LA Times Science Files for 2007/07/02

These are items compiled by staff of the LA Times.

  • MEDICINE
    Stress can be fattening, study finds

    The fat on your belly may be there because of stress in your everyday life, and researchers think they may know how to get rid of it. Studies of mice and monkeys show that repeated stress – and a high-fat, high-sugar diet – release a hormone, neuropeptide Y, that causes a buildup of abdominal fat, researchers from Georgetown University reported Sunday. By Thomas H. Maugh II, Times Staff Writer.

  • HEALTH
    Lasers hit home

    With the evolution of laser technology, do-it-yourself personal care has entered a new realm. Consumers can now calm acne flare-ups, plump facial wrinkles and restore thinning hair with a variety of hand-held devices. Others in development could treat superficial wounds, relieve pain and remove body hair. By Shari Roan, Times Staff Writer.

  • MEDICARE
    Program to target Medicare fraud

    WASHINGTON – Fraudulent Medicare billings submitted by medical equipment suppliers in the Los Angeles area and south Florida are the target of a pilot program to be announced today by the Department of Health and Human Services. By Claudia Lauer and Jack Leonard, Times Staff Writers.

  • INFECTIOUS DISEASES
    The HPV test: Should you or shouldn’t you?

    Advertisements can be very persuasive – whether they’re promoting a snack food, a toy or even a medical test. If you’ve watched much television lately, you may have seen a commercial touting the benefits of a relatively new screening test for cervical cancer. Its message is unambiguous: “A Pap test isn’t enough.” By Valerie Ulene.

  • COMMENTARY
    Why ‘Sicko’ hits a nerve

    The Los Angeles premiere of “Sicko” at the Samuel Goldwyn Theater was over, the audience on their feet and the “stars” – a.k.a. underserved, suffering patients and whistle-blowing insurance company employees – had taken their bows. Michael Moore was looking at them with a paternal glow. Then came the lone question, shouted from the audience. “What do we do?” By Susan Brink, Times Staff Writer.

  • WILDLIFE
    Iguana dating a drain on females

    A good man is hard to find – and for female Galapagos iguanas, the search for the sexiest mate is so exhausting that it may actually threaten their ability to survive, according to a study published last week. By Amber Dance, Times Staff Writer.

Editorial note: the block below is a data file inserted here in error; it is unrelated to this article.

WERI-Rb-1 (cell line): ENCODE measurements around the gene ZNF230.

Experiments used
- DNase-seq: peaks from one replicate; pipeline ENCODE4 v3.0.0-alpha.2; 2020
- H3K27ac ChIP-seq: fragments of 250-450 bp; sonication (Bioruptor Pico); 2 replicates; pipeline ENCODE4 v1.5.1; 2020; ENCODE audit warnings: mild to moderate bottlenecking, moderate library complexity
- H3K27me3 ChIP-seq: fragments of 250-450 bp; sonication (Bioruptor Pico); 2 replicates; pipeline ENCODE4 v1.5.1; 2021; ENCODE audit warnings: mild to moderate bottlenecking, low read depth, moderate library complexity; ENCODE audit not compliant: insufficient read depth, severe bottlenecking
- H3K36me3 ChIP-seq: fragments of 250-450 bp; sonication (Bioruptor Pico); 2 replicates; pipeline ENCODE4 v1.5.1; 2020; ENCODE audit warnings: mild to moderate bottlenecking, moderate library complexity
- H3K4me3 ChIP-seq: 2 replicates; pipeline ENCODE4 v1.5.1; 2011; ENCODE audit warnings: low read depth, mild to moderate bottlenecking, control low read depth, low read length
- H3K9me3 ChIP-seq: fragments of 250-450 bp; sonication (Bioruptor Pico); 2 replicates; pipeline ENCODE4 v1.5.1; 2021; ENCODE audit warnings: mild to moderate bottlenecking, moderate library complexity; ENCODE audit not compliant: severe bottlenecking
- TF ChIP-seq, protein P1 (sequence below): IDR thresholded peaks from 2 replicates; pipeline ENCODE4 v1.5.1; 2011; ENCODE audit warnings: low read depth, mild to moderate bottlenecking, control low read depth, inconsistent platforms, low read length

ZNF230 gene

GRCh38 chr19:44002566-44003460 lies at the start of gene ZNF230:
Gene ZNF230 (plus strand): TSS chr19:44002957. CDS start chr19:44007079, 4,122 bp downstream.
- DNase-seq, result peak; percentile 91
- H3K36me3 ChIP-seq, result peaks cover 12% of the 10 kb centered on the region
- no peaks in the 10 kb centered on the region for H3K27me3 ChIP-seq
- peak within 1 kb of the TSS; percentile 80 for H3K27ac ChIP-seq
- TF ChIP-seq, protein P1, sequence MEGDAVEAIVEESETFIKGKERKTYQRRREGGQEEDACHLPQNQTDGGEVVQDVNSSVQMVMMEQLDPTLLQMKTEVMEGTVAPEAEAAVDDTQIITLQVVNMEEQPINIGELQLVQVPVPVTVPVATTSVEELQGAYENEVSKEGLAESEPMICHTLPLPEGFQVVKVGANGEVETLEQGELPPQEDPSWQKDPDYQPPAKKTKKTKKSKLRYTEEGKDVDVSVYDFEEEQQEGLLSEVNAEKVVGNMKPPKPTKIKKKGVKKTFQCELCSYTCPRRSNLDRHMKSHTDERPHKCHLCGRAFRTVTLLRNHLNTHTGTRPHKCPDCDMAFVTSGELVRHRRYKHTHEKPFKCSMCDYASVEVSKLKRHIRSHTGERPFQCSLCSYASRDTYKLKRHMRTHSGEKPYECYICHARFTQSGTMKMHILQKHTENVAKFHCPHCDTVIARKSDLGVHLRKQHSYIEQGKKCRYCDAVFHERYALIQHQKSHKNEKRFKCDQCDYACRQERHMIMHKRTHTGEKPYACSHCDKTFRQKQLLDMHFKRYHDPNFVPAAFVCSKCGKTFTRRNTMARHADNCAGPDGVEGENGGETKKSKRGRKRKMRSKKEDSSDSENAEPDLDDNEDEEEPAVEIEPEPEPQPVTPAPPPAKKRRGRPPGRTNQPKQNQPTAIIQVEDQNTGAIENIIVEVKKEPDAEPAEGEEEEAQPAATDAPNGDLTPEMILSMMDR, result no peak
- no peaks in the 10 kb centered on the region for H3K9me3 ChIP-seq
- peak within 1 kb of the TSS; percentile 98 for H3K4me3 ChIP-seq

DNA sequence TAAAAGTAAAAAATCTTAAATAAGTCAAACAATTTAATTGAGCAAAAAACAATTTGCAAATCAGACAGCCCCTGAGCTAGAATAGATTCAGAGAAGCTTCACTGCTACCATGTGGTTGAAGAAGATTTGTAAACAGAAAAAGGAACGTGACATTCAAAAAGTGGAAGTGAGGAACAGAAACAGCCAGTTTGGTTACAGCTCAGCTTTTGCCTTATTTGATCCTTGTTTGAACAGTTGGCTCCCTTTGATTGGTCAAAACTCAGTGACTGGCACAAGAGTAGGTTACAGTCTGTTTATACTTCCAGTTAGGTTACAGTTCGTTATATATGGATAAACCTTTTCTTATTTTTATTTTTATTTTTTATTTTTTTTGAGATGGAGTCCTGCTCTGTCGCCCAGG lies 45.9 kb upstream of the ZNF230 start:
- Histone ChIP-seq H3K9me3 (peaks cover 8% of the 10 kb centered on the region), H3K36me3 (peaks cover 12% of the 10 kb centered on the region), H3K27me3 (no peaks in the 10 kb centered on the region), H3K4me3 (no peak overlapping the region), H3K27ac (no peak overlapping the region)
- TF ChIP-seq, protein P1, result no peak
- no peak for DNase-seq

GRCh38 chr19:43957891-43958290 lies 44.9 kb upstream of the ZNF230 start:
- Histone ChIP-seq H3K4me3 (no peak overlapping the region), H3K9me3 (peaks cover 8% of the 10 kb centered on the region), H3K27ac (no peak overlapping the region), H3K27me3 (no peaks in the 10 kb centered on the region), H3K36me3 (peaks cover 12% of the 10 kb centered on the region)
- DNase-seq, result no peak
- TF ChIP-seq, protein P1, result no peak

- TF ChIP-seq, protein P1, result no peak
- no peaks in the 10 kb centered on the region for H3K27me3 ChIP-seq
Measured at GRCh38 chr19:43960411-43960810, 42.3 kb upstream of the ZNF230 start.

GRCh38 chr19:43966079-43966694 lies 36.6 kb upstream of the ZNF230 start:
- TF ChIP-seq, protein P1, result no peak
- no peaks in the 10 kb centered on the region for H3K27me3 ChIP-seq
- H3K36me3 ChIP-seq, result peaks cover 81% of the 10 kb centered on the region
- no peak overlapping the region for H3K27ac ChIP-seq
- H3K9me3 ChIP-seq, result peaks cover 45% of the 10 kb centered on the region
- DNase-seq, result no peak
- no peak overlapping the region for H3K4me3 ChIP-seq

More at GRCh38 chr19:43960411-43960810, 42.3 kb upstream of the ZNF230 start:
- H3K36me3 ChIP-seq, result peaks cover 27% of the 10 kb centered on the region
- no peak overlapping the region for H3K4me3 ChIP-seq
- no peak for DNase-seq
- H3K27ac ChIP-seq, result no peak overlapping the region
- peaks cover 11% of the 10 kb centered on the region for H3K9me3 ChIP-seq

• GEOLOGY
    Rocks’ heat buoys the U.S.

    If the rocks under Los Angeles were not unusually warm, the city would rest 3,756 feet beneath the Pacific Ocean, according to Utah geologists. In fact, without the rocks the only parts of the U.S. that would be above sea level would be the Pacific Northwest and the upper Rockies, they reported last week in the Journal of Geophysical Research-Solid Earth. By Thomas H. Maugh II, Times Staff Writer.

  • CAPITOL JOURNAL
    There’s no better time to find a healthcare remedy

    The stars are in rare alignment this summer for state healthcare reform. The governor has been trotting all over Earth, waving to cameras and taking bows for last summer’s global warming legislation that he actually had little to do with, except to sign it. Major healthcare reform would punch his ticket for another year of victory jaunts – and a greatly enhanced legacy. By George Skelton, Times Staff Writer.

  • IN THE LAB
    Like an earplug in a pill

    Several groups have started testing various chemicals for their safety and effectiveness at preventing noise-induced hearing loss in people. If the tests go well and the drugs are approved by the Food and Drug Administration, they would be the first of their kind. By Kendall Powell, Special to The Times.

Wesley R. Elsberry

Falconer. Interdisciplinary researcher: biology and computer science. Photographer. Husband. Christian. Activist.